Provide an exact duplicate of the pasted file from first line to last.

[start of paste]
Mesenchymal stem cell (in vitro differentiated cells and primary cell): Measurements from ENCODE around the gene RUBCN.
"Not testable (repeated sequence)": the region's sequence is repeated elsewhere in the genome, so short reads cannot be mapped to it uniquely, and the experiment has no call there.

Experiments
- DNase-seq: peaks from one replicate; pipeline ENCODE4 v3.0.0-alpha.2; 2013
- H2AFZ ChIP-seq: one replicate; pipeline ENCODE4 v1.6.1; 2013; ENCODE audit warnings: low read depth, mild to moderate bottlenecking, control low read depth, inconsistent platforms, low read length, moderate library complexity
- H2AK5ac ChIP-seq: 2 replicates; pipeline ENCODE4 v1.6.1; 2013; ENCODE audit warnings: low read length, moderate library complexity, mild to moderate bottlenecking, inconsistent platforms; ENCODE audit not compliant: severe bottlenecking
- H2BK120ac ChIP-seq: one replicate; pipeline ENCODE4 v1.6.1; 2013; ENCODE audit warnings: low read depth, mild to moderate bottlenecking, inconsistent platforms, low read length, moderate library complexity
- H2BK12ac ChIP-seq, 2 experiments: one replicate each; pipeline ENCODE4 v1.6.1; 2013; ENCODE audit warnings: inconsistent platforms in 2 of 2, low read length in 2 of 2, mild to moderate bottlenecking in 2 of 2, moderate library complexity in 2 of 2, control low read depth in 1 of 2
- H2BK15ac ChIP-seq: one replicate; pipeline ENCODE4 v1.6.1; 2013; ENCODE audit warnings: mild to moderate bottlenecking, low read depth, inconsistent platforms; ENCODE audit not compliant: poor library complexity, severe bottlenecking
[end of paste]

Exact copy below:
Mesenchymal stem cell (in vitro differentiated cells and primary cell): Measurements from ENCODE around the gene RUBCN.
"Not testable (repeated sequence)": the region's sequence is repeated elsewhere in the genome, so short reads cannot be mapped to it uniquely, and the experiment has no call there.

Experiments
- DNase-seq: peaks from one replicate; pipeline ENCODE4 v3.0.0-alpha.2; 2013
- H2AFZ ChIP-seq: one replicate; pipeline ENCODE4 v1.6.1; 2013; ENCODE audit warnings: low read depth, mild to moderate bottlenecking, control low read depth, inconsistent platforms, low read length, moderate library complexity
- H2AK5ac ChIP-seq: 2 replicates; pipeline ENCODE4 v1.6.1; 2013; ENCODE audit warnings: low read length, moderate library complexity, mild to moderate bottlenecking, inconsistent platforms; ENCODE audit not compliant: severe bottlenecking
- H2BK120ac ChIP-seq: one replicate; pipeline ENCODE4 v1.6.1; 2013; ENCODE audit warnings: low read depth, mild to moderate bottlenecking, inconsistent platforms, low read length, moderate library complexity
- H2BK12ac ChIP-seq, 2 experiments: one replicate each; pipeline ENCODE4 v1.6.1; 2013; ENCODE audit warnings: inconsistent platforms in 2 of 2, low read length in 2 of 2, mild to moderate bottlenecking in 2 of 2, moderate library complexity in 2 of 2, control low read depth in 1 of 2
- H2BK15ac ChIP-seq: one replicate; pipeline ENCODE4 v1.6.1; 2013; ENCODE audit warnings: mild to moderate bottlenecking, low read depth, inconsistent platforms; ENCODE audit not compliant: poor library complexity, severe bottlenecking